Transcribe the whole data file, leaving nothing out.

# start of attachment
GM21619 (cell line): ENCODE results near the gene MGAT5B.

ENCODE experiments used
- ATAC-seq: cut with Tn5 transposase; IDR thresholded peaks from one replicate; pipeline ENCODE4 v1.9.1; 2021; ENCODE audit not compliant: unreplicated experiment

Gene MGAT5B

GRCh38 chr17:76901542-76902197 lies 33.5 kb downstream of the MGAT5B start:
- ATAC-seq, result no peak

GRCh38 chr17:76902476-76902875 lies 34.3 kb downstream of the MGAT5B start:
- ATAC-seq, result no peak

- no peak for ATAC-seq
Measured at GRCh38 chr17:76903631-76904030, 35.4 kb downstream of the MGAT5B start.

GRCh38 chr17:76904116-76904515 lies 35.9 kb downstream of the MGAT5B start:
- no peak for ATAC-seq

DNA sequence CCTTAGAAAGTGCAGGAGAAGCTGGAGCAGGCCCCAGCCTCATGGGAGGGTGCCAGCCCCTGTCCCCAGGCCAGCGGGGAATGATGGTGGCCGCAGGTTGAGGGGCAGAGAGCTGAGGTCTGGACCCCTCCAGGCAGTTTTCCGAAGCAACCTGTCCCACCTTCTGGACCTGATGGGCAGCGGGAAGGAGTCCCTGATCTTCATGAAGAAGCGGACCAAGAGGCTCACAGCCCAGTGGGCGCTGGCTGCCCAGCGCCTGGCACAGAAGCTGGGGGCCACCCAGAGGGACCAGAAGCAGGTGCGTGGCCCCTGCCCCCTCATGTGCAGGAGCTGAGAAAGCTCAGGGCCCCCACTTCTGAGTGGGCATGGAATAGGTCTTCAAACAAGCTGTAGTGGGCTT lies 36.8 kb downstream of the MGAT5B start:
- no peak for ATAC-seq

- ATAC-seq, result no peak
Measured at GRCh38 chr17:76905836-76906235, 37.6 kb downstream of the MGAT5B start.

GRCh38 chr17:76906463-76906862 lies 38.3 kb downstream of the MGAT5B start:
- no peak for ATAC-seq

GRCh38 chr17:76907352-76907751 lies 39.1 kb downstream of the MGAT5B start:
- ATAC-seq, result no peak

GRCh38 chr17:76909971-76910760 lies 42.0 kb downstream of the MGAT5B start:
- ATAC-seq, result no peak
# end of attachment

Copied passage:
GM21619 (cell line): ENCODE results near the gene MGAT5B.

ENCODE experiments used
- ATAC-seq: cut with Tn5 transposase; IDR thresholded peaks from one replicate; pipeline ENCODE4 v1.9.1; 2021; ENCODE audit not compliant: unreplicated experiment

Gene MGAT5B

GRCh38 chr17:76901542-76902197 lies 33.5 kb downstream of the MGAT5B start:
- ATAC-seq, result no peak

GRCh38 chr17:76902476-76902875 lies 34.3 kb downstream of the MGAT5B start:
- ATAC-seq, result no peak

- no peak for ATAC-seq
Measured at GRCh38 chr17:76903631-76904030, 35.4 kb downstream of the MGAT5B start.

GRCh38 chr17:76904116-76904515 lies 35.9 kb downstream of the MGAT5B start:
- no peak for ATAC-seq

DNA sequence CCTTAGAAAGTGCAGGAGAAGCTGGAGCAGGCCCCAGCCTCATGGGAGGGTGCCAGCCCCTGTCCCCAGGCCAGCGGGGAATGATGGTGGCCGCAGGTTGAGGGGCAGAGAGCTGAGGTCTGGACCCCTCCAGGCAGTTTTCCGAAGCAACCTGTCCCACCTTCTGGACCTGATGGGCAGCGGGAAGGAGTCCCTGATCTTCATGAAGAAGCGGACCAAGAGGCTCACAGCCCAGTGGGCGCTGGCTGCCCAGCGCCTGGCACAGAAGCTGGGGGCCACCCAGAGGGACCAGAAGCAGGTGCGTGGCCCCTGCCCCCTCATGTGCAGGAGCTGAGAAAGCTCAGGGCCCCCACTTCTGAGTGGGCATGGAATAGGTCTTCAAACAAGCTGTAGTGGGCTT lies 36.8 kb downstream of the MGAT5B start:
- no peak for ATAC-seq

- ATAC-seq, result no peak
Measured at GRCh38 chr17:76905836-76906235, 37.6 kb downstream of the MGAT5B start.

GRCh38 chr17:76906463-76906862 lies 38.3 kb downstream of the MGAT5B start:
- no peak for ATAC-seq

GRCh38 chr17:76907352-76907751 lies 39.1 kb downstream of the MGAT5B start:
- ATAC-seq, result no peak

GRCh38 chr17:76909971-76910760 lies 42.0 kb downstream of the MGAT5B start:
- ATAC-seq, result no peak